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Thread: N.M. State senators draft compromise bill on immigrant licenses

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    Senior Member JohnDoe2's Avatar
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    N.M. State senators draft compromise bill on immigrant licenses

    State senators draft compromise bill on immigrant licenses

    Steve Terrell | The New Mexican
    Posted: Thursday, January 17, 2013
    - 1/17/13

    Two conservative state legislators who in the past have voted to repeal New Mexico’s law authorizing driver’s licenses for illegal immigrants are working on a compromise bill that would allow undocumented residents to get some form of a license.

    “We’re trying to find something that fixes the problem,” Senate Minority Leader Stuart Ingle, R-Portales, said Thursday of the license issue, which has been one of the most divisive areas of conflict during the past two sessions of the Legislature. “I’m just tired of hearing about it.”

    However, a spokesman for Gov. Susana Martinez, who has unsuccessfully pushed repeal legislation since taking office two years ago, said Thursday that the governor isn’t interested in the kind of compromise being crafted by Ingle and Sen. John Arthur Smith, D-Deming.

    “She will not sign any bill that continues the practice of giving driver’s licenses to illegal immigrants,” spokesman Greg Blair said in an email.

    Smith said Thursday that he and Ingle have had “a very brief conversation” with the governor about their planned legislation. “She didn’t say, ‘Oh boy, I’m in favor,’ but she didn’t come out and oppose it, either,” Smith said. “I’d like to find some kind of middle ground.”

    Both Ingle and Smith said they’re trying to craft a bill based on Utah’s driver’s license law. Utah has a two-tiered system in which an undocumented resident can get a license that bears a stamp indicating it’s for driving only and cannot be used for identification. Both senators stressed that their bill has yet to be drafted.

    Marcela Diaz, executive director of Somos Un Pueblo Unido, an immigrant rights organization that has been at the forefront of the effort to stop the governor’s repeal efforts, said she is interested in Ingle and Smith’s plan, but she stopped short of endorsing it. “We have been willing to compromise all along,” Diaz said.

    Meanwhile, a bill favored by the governor was introduced in the House on Thursday by Rep. Paul Pacheco, R-Albuquerque. House Bill 132 was referred to three committees — Labor, Judiciary and Appropriations and Finance.

    Pacheco’s bill would add new requirements for foreign nationals who apply for state driver’s licenses. The application would have to include the number on the applicant’s passport or visa and the “expiration date of the foreign national’s authorized period of admission or extension of stay.” A driver’s license for such an applicant could only be valid for the period in which the foreign citizen is allowed to stay in the U.S.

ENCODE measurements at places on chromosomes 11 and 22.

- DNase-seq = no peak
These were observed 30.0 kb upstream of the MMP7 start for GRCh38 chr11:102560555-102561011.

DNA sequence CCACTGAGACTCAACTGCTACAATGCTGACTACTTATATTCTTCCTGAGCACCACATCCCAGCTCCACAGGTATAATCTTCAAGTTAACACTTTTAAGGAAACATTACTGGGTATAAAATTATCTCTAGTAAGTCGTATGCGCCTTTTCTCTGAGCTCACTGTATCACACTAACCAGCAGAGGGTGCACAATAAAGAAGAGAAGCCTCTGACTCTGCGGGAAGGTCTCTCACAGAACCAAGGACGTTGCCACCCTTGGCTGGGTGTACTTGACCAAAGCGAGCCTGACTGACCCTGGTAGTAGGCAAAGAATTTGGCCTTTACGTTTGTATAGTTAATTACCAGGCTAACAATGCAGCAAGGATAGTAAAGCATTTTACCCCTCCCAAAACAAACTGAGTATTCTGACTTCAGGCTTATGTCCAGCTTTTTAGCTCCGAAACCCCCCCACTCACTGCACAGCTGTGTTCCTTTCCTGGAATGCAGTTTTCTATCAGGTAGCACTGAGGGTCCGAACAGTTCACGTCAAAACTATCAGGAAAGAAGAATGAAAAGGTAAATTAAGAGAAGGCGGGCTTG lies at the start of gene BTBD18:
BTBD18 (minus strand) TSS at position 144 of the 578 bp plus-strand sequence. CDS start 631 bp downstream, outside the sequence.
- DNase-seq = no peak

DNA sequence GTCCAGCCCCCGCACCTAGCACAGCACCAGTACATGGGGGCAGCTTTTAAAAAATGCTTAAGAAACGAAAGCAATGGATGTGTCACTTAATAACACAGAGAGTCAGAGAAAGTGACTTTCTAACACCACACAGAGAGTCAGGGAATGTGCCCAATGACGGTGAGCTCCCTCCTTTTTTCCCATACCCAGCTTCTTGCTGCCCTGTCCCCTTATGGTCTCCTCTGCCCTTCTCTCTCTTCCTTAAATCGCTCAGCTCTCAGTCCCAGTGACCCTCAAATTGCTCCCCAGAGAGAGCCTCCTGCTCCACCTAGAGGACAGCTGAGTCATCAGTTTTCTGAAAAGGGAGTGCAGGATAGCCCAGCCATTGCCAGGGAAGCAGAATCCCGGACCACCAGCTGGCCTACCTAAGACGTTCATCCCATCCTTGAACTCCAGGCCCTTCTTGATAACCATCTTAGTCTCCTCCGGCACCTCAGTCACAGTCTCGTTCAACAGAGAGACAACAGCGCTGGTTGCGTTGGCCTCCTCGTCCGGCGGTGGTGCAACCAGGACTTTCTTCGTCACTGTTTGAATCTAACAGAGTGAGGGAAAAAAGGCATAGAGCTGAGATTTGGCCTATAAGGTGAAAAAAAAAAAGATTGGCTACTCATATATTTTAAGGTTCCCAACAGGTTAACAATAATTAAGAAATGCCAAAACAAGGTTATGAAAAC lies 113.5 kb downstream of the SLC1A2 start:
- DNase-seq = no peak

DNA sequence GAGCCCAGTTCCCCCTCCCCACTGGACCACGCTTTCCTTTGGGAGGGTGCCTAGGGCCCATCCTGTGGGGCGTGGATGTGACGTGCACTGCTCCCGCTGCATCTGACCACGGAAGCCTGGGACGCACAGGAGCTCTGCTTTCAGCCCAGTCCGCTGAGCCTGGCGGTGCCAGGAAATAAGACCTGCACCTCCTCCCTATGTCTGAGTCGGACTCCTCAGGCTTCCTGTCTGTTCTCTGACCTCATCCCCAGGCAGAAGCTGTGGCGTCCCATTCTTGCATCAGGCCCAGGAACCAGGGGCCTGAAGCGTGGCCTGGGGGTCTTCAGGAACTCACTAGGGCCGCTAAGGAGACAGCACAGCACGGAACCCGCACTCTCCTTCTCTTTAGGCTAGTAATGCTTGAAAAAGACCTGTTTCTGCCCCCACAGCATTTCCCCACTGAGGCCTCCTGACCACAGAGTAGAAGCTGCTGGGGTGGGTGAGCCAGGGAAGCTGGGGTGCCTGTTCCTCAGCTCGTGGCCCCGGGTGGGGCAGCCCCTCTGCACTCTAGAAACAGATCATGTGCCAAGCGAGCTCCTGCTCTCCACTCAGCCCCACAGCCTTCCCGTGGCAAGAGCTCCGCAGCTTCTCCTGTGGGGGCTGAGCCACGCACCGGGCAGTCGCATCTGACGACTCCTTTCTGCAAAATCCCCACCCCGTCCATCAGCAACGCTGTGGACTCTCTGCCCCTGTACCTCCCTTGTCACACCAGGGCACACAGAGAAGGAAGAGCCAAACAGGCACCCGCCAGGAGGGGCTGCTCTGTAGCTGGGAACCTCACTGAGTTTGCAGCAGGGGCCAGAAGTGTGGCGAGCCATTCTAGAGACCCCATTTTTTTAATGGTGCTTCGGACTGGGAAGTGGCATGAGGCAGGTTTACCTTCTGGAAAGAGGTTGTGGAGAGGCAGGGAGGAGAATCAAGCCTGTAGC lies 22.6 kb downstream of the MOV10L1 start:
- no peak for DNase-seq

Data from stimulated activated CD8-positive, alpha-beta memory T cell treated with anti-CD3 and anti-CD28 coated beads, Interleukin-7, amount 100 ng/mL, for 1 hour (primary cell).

Martinez said in her State of the State speech Tuesday that the driver’s license issue shouldn’t be controversial because polls show a majority of voters support her position. However, the fight over driver’s licenses have proved to be among the most bitterly fought battles of the past two legislative sessions.

    In 2011, a repeal bill stalled in a House committee, prompting House advocates to “blast” the bill to the House floor for a vote. It passed the House but encountered trouble in the Senate, which amended the bill to impose more restrictions on illegal immigrants getting licenses but still allow licenses to be issued. Similarly in 2012, the Senate passed a compromise bill that never got a House vote.

    Martinez and her political operation used the license controversy in election campaigns against some Democrats who voted against her bill. Results were mixed, and it’s not clear how much the license issue weighed in the election results. Republicans gained three Senate seats in last November’s election but lost two House seats.

    House Speaker Kenny Martinez, D-Grants, no relation to the governor, said Thursday, “Last year, we were 30 minutes away from coming up with a compromise.” But he said the governor was opposed to any compromise. He said if the governor makes it clear that she won’t be willing to compromise this year, the Legislature shouldn’t spend much time on the issue.

    Contact Steve Terrell at 986-3037 or sterrell@sfnewmexican.com.
    Read his political blog at ROUNDHOUSE ROUNDUP: THE BLOG.

    http://www.santafenewmexican.com/Local%20News/011813xgrLICENSECOMPROMISE
    NO AMNESTY

    DON'T REWARD THE CRIMINAL ACTIONS OF MILLIONS OF ILLEGAL ALIENS

    BY GIVING THEM CITIZENSHIP

  2. #2
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    sounds like the exact same Globalist plan that has been floated in many states. Same plan Governor Eliot Spitzer tried to float. When Rasmussen polling showed national opposition at 77%, Spitzer's approval ratings collapsed into the unelectable range and then we found out about his expensive hooker.

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    Senior Member JohnDoe2's Avatar
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    NO AMNESTY

    DON'T REWARD THE CRIMINAL ACTIONS OF MILLIONS OF ILLEGAL ALIENS

    BY GIVING THEM CITIZENSHIP

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